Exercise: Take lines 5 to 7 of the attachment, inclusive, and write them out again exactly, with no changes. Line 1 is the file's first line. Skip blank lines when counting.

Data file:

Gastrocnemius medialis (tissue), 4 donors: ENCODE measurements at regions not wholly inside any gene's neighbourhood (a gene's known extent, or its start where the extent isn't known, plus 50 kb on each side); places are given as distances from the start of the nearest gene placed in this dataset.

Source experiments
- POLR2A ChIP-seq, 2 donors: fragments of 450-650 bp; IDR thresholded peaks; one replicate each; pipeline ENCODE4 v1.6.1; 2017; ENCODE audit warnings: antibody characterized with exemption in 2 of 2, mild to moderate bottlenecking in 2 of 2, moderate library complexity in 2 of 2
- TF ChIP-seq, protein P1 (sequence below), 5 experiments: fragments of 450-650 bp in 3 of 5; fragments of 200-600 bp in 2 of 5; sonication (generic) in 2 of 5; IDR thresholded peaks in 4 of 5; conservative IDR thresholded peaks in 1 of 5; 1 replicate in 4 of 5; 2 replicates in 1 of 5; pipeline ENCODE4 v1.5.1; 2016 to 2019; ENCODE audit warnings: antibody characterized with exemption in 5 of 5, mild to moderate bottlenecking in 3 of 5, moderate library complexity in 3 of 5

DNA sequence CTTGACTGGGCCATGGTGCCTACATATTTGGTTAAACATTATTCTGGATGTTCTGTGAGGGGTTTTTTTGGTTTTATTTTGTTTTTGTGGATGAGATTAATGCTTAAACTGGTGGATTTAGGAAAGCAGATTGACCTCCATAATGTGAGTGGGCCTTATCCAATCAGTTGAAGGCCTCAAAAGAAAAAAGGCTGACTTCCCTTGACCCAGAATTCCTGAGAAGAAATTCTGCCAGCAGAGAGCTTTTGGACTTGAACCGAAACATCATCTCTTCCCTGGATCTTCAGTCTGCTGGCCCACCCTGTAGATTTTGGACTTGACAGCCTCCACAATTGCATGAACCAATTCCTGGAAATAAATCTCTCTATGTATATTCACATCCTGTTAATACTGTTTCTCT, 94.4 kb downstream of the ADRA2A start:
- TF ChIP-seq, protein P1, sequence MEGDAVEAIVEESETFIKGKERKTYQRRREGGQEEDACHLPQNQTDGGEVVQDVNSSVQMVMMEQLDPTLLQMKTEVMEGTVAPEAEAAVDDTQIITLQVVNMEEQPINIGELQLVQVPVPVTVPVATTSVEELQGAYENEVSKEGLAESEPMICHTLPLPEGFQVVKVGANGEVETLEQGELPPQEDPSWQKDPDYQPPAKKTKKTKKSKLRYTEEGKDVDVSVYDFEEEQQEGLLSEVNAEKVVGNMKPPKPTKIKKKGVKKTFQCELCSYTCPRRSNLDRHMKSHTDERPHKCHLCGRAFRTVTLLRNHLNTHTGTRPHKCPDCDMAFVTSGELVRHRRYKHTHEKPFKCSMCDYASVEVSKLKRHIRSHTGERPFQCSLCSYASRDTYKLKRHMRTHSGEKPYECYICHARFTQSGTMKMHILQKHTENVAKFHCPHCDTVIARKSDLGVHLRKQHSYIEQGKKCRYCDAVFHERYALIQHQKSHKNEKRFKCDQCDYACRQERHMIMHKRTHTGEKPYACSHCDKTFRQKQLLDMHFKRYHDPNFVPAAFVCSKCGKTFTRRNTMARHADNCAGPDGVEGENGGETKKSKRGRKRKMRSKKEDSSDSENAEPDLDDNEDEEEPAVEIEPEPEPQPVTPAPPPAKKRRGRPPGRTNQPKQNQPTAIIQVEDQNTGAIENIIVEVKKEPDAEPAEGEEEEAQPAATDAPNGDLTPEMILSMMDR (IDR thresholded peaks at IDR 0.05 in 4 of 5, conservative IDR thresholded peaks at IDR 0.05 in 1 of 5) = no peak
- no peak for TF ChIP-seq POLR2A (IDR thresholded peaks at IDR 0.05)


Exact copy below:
DNA sequence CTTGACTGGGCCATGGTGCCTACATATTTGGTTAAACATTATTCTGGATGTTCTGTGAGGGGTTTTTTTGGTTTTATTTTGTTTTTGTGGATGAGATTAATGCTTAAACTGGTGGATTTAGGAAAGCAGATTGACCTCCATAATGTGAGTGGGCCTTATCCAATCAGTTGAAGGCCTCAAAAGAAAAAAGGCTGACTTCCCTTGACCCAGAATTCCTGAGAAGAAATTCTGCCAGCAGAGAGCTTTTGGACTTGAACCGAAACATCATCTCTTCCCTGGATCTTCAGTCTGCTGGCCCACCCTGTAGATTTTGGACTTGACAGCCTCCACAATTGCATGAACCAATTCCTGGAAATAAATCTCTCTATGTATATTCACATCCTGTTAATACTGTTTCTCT, 94.4 kb downstream of the ADRA2A start:
- TF ChIP-seq, protein P1, sequence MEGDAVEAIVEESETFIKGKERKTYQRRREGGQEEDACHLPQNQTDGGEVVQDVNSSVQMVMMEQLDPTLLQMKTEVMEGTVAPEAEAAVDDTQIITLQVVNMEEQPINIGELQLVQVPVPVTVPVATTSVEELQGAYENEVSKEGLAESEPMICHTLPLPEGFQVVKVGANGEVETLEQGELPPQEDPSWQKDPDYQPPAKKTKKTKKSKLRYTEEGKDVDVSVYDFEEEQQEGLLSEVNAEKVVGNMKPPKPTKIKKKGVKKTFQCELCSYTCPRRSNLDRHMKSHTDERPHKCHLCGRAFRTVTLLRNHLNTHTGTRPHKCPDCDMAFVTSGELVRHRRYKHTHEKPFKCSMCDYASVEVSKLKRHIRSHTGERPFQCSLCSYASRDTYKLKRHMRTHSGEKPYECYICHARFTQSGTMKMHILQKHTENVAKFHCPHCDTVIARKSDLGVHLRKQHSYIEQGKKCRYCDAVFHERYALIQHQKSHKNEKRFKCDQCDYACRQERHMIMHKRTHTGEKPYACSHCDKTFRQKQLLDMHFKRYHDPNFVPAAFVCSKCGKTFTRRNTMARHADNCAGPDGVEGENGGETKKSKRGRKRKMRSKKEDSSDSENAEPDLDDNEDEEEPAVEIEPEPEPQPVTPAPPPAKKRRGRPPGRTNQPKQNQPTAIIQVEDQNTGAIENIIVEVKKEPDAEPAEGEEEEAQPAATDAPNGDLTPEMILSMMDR (IDR thresholded peaks at IDR 0.05 in 4 of 5, conservative IDR thresholded peaks at IDR 0.05 in 1 of 5) = no peak
- no peak for TF ChIP-seq POLR2A (IDR thresholded peaks at IDR 0.05)